On 16 October 2023, the EU Council reached an agreement on a proposal to update and strengthen the regulation of CO2 emission standards for heavy-duty vehicles (HDVs).
HDVs, such as trucks, city buses and long-distance buses, are responsible for more than 25 per cent of greenhouse gas (GHG) emissions from road transport in the EU and account for over 6 per cent of total EU GHG emissions. Despite some improvements in fuel consumption efficiency in recent years, these emissions are still rising, mainly due to increasing road freight traffic.
Thus, the new proposal aims to further reduce CO2 emissions in the road transport sector and to introduce new targets: a 45 per cent emissions reduction from 2030 (increased from 30 per cent); a 65 per cent emissions reduction from 2035; and a 90 per cent emissions reduction from 2040.
“Lorries, buses and coaches are an important part of road transportation, affecting the daily lives of millions of citizens,” said Teresa Ribera Rodríguez, Spanish acting third vice-president of the government and minister for the ecological transition and the demographic challenge. “Citizens deserve to live in a greener and healthier environment and we are now a step closer towards this objective.”
Charging infrastructure: without it, there is no future for truck electrification
While electric passenger cars are becoming the norm in many Member States, for truck electrification many countries are lagging behind, especially in Central and Eastern Europe.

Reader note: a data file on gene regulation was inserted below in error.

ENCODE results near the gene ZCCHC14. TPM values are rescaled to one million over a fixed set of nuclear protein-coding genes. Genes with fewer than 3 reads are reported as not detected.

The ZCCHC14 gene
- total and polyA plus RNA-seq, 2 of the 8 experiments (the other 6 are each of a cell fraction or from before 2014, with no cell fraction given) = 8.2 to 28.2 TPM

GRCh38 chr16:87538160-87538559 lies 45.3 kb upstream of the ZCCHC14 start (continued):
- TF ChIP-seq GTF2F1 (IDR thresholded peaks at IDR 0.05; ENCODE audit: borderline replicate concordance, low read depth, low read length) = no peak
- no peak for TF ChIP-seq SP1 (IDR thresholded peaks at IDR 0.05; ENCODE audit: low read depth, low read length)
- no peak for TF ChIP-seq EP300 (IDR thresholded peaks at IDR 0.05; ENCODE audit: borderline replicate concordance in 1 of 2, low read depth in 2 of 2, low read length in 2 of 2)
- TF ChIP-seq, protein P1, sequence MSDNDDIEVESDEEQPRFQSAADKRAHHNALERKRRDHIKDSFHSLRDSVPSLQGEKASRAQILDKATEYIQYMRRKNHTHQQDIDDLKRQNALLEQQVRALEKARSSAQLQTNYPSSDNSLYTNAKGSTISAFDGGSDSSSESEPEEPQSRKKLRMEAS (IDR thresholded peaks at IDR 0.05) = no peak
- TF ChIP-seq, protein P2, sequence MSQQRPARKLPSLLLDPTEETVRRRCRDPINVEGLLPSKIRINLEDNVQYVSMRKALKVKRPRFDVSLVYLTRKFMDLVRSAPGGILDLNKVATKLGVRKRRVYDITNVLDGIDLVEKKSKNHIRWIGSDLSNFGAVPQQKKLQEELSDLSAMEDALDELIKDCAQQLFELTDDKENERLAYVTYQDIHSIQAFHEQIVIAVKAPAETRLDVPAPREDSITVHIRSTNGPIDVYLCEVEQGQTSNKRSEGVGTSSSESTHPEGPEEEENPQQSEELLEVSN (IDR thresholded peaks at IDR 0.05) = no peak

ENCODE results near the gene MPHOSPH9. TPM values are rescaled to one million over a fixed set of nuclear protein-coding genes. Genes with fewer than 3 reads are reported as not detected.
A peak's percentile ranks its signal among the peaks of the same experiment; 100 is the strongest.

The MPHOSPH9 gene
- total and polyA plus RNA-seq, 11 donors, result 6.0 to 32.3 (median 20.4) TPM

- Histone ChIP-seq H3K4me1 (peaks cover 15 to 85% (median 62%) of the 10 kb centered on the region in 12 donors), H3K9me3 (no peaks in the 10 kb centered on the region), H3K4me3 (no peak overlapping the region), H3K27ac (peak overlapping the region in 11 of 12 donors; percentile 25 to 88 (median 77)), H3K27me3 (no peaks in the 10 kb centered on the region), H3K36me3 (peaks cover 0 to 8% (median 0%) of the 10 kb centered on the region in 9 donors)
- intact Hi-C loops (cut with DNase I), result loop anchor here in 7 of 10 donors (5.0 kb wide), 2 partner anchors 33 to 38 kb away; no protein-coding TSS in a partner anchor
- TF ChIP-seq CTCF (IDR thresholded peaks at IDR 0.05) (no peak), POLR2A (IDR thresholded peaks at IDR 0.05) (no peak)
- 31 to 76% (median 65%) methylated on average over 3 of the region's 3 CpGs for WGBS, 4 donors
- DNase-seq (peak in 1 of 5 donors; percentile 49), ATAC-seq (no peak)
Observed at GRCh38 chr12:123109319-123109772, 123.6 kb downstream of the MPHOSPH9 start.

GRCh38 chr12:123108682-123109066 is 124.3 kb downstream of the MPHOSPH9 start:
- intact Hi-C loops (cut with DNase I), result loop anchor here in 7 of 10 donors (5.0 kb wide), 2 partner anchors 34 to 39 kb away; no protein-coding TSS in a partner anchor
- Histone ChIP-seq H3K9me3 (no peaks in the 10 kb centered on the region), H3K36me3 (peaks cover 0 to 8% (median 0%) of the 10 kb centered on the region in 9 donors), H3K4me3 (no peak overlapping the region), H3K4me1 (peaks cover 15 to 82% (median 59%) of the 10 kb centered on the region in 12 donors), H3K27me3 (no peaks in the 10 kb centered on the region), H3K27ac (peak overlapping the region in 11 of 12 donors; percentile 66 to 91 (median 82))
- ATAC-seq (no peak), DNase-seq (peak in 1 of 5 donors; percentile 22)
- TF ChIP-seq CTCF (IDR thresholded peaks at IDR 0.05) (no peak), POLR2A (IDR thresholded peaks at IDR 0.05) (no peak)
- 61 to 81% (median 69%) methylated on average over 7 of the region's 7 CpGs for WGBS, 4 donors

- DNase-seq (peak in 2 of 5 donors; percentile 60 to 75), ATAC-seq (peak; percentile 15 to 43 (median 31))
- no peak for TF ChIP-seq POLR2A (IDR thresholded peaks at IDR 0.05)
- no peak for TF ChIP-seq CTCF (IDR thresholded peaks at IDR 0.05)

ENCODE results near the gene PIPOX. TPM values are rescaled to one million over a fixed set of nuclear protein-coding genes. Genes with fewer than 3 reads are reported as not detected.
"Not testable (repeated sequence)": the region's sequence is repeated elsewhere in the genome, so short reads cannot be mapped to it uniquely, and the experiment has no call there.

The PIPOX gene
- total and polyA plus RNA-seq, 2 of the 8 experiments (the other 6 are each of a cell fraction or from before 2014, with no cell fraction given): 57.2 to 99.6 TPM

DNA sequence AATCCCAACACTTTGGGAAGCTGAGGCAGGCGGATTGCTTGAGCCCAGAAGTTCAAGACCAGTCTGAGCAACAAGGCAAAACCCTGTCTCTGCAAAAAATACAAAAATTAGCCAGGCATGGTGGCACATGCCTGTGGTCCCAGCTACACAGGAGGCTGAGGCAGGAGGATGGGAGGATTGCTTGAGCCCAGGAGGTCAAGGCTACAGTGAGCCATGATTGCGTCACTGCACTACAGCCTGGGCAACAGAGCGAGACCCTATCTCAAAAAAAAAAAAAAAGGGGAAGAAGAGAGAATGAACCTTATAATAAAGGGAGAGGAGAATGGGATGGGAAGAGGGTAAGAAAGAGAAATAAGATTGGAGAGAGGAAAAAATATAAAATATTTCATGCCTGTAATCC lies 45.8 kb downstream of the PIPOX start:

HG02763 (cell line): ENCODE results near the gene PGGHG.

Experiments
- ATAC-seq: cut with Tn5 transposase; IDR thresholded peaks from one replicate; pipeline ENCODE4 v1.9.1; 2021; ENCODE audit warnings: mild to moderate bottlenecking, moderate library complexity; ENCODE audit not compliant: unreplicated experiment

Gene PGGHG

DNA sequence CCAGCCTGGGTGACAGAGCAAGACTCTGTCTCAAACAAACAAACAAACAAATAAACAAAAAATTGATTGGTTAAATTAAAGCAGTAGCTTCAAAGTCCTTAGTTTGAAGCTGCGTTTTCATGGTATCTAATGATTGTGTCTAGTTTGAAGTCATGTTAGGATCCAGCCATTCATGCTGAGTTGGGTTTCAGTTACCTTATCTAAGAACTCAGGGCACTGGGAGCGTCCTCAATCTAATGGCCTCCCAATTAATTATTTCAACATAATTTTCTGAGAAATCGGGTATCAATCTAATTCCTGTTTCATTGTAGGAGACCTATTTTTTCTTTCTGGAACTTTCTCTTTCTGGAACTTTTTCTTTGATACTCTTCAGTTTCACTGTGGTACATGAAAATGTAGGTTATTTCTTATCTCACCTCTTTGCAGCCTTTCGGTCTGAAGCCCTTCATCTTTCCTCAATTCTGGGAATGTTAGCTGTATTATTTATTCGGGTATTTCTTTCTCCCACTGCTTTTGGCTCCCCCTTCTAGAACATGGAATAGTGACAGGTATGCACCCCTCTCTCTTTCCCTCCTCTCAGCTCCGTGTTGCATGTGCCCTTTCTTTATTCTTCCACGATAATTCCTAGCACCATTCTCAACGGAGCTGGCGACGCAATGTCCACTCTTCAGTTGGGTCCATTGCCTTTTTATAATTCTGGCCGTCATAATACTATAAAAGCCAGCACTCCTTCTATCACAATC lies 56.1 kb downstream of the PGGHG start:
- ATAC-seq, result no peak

According to a recent study by pan-European integrated payments and mobility platform Eurowag, the main challenge seems to be related to the lack of charging infrastructure, which has to be suitable in terms of size, accessibility, power of the charging station and location, all factors that differ from the EVs charging points.
The report showed that in terms of readiness of the European infrastructure for battery-powered trucks, Northern and Western European countries rank at the top, led by Norway, Netherlands and Switzerland. When it comes to CEE, Slovakia ranked 20th, followed by. the Czech Republic (21st) and Poland (22nd), which were described as moderately prepared for the operation of electric cars. At the tail end of the ranking are other Eastern European countries, like Bosnia and Herzegovina, Albania and North Macedonia.
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